Painting Brick & Choosing The Right Grey

This is the exterior of my house as seen in the Real Estate pictures when we purchased our home.

Crawford House

Of course the advertising photos always present a much larger and shinier perspective than what is reality.  I could see the potential online, but when we drove up curbside I refused to get out of the car.  The paintwork was in poor condition and there were tiles missing and essentially it was a very dominating red brick building.

My husband pleaded with me just to go in and take a quick look – I’m so pleased he did because the inside won me over.  Again, it was nothing tangible, but it was the potential that excited me.  That night my Hampton’s style renovation started planning itself inside my head.

 

CHOOSING THE RIGHT GREY

I’ve always loved the grey and white combination on houses, but just like the movie – there are literally 50 shades of grey.  Getting the right shade can prove tricky.  It all comes down to the undertones in the grey, some can look very blue and others can look brown or even have a purple tinge.  I just wanted plain straight grey.  Using test pots and viewing the colour against your exterior wall at different times of the day can give you an idea of what will look best.

I had dreamed of having a lovely black front door to standout against the house, however my front doors receive direct afternoon sun and the doors would have been warped within days.  So I had to stick to a light colour.  After scouring Pinterest and chatting with my helpful local Dulux store I settled on this colour combination:

Exterior Red Brick: Dulux Weathershield Flooded Gum – Low sheen
Windows & Surrounds: Dulux Weathershield – Lexicon – Semi Gloss
Soffits: Dulux Weathershild – Lexicon – Low Sheen

INSPIRATION PHOTOS

We were lucky enough to be able to view the above house during an open home, which provided a wealth of inspiration.  Like our house it has a brick exterior.  In this case the owners had chosen to bag the bricks and paint.  Rendering or bagging the brick had been my initial idea too, however since the house has a distinct colonial look, I thought those options might detract from the character.  So we decided to just straight-up paint the brick.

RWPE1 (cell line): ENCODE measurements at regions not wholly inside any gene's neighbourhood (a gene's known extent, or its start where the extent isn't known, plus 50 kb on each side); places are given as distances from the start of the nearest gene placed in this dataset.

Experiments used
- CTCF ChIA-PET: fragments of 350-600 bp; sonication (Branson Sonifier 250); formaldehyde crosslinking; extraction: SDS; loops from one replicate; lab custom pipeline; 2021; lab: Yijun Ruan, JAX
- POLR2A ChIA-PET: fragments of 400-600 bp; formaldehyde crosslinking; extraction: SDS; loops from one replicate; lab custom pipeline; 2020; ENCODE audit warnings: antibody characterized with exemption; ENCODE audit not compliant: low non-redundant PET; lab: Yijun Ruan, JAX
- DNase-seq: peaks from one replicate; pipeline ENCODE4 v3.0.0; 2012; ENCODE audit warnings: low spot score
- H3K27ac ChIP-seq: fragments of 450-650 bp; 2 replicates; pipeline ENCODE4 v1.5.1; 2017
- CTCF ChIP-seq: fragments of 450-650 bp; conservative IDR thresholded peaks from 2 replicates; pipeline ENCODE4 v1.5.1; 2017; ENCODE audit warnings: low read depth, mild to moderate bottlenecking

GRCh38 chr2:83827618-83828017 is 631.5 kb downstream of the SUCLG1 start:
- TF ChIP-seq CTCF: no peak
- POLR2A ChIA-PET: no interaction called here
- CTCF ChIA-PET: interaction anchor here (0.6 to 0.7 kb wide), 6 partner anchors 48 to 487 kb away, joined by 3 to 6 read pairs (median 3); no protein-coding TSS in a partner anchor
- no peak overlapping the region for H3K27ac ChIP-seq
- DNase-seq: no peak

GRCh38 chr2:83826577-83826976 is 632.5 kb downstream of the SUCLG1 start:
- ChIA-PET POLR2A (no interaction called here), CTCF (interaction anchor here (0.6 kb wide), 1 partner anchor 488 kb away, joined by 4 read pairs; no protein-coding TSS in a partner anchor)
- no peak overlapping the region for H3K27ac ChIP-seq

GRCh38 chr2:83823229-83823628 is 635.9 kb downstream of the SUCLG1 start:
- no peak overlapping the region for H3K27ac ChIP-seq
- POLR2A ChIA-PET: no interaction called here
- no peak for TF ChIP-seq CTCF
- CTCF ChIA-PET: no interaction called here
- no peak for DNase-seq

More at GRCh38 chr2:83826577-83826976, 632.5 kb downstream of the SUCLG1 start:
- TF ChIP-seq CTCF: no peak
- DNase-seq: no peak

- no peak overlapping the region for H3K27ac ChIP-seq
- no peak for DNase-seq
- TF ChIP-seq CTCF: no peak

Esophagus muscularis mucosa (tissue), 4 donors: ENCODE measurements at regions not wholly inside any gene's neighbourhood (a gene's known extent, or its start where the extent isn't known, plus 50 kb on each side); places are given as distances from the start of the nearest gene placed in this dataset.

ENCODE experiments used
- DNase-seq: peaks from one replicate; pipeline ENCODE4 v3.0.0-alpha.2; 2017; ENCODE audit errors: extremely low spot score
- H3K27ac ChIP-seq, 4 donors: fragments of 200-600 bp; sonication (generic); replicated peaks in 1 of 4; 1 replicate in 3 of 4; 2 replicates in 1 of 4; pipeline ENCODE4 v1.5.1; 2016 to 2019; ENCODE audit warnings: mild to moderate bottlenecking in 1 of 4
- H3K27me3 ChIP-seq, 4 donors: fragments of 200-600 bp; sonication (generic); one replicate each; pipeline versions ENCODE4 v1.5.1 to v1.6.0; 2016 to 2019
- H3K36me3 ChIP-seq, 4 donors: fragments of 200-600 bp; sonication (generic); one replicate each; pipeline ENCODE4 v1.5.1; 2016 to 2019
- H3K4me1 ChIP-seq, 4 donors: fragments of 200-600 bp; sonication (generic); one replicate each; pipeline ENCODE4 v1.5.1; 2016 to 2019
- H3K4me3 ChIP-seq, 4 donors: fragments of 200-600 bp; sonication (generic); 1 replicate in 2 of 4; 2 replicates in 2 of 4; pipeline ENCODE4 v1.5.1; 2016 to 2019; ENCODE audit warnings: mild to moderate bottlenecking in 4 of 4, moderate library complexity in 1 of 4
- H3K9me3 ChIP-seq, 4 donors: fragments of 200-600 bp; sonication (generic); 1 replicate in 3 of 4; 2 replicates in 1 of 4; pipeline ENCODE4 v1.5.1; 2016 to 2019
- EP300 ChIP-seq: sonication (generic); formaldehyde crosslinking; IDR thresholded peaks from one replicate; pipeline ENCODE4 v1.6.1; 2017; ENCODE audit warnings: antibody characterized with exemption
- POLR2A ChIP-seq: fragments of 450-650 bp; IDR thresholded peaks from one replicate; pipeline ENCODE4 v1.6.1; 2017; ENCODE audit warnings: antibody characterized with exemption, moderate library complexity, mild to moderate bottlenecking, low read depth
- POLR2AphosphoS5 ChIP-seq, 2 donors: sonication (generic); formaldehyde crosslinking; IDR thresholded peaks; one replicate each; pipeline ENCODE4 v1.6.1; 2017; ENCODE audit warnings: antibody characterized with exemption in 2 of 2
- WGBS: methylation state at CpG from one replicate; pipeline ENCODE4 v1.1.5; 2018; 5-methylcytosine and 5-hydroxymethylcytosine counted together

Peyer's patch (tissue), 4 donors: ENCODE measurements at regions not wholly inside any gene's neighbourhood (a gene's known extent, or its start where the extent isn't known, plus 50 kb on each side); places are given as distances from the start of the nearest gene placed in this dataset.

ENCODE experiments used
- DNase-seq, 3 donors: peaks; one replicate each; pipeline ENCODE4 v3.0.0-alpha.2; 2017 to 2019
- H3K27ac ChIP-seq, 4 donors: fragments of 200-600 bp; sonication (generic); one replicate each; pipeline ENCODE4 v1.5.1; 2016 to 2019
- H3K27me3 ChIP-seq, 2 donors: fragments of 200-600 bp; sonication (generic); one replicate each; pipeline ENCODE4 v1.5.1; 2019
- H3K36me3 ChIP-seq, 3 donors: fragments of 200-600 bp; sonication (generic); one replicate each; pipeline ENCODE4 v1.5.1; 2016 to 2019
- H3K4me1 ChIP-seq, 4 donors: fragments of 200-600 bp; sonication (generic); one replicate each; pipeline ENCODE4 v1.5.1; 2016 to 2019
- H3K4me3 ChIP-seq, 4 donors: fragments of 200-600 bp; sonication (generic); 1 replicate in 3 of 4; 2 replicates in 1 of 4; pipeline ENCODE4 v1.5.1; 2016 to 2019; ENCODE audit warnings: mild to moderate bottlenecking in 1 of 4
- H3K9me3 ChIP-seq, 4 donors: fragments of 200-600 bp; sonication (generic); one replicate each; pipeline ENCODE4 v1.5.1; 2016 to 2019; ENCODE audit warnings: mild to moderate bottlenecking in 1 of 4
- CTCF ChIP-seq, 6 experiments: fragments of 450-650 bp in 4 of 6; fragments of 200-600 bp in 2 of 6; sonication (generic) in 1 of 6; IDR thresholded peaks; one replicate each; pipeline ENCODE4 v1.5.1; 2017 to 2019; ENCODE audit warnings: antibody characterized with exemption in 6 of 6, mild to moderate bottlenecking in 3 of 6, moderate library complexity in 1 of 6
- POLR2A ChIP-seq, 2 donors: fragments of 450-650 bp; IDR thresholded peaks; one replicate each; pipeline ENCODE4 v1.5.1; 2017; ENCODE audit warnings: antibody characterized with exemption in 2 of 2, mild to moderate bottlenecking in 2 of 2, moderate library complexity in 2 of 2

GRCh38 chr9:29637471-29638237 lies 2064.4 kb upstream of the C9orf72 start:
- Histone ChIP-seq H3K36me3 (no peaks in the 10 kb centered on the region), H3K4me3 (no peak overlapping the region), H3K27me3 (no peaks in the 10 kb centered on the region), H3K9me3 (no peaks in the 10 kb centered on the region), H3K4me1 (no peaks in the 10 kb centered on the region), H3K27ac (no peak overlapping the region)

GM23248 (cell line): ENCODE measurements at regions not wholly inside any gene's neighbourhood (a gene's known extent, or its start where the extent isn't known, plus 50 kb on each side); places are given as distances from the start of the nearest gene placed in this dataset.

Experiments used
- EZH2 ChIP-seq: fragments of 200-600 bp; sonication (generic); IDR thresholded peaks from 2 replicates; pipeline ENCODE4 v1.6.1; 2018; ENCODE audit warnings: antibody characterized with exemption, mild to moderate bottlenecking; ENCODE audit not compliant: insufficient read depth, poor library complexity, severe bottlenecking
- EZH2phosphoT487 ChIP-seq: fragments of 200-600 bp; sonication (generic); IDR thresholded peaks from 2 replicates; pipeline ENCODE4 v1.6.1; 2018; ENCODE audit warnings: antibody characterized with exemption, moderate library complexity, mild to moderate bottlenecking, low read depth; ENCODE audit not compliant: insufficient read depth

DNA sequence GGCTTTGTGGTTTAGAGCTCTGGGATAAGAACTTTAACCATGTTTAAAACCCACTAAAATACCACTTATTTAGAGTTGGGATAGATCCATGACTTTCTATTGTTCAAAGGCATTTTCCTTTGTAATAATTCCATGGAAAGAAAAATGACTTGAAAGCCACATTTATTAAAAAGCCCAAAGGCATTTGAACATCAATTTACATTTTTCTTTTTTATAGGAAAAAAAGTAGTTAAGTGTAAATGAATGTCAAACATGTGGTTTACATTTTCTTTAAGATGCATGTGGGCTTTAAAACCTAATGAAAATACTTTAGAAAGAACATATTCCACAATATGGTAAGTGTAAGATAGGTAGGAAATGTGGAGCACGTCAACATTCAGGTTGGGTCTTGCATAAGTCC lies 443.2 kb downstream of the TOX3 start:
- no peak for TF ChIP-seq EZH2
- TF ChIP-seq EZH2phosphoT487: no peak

HOW TO PAINT RECESSED TEXTURED BRICK

If you ask your local paint store how to paint bricks, they will most likely point you in the direction of a longhaired roller and a paintbrush. However, before I locked in my colour scheme, I decided to paint one back facing wall with a tester pot to see a) How easy it was to paint brick, and b) If the brick looked good enough with just paint alone.

Well the answer to a) was, pretty darn hard!  Because the brick has deep grooves and the surface is textured not smooth, the roller only skimmed the top of the brick, you then had to go along with a paintbrush and intricately paint in all the gaps.  Even then the coverage was not so great unless you had a huge amount of paint on the brush.  There had to be a better way!

I’m sure many of you may have heard of or follow Three Birds Renovations.  If not, head over to their page now or follow them on Instagram, YouTube or Snapchat.  These lovely ladies have made painted brick a feature in their renovations, and you will see them detailing how their painters do it in this video. 

Here are a few pictures of their renovations with painted brick, I’m sure you will agree they look amazing.  Check their page for before pictures.

 

Back to my answer to b) did the paint look good on brick?  It sure did.  So paint colours chosen, we hired a high-pressure paint sprayer from our local paint shop. 

I will point out, even though they hire the sprayers out, they still tried to advise me against using it to paint the exterior of my house.  I guess with good reason, as it would appear previous hirer’s have managed to not only paint their house, but their neighbour’s car in the process – a brand new Mercedes, on one occasion (oops).  The fine paint spray can travel very easily.

When booking the sprayer the paint store was happy for us to cancel on the day if we encountered bad weather (or wind).  We also notified our neighbour's to either put their car’s away or park them further down the street as a precaution.  The prep work was what took the longest, covering and taping all the windows.

The paint went on like a dream and I can’t wait to share with you the final result, but we are still finishing off all the windows and gutters, which we are doing by roller and paintbrush.  Some days it feels like we will still be painting at Christmas due to all the small colonial windows that I found “oh so charming”.

Until then, I’m sorry but you will have to wait for my grand reveal – cripes – no pressure – I better make it good.

Helen x

 

 

About Crawford & Co

BlogHelen Crawford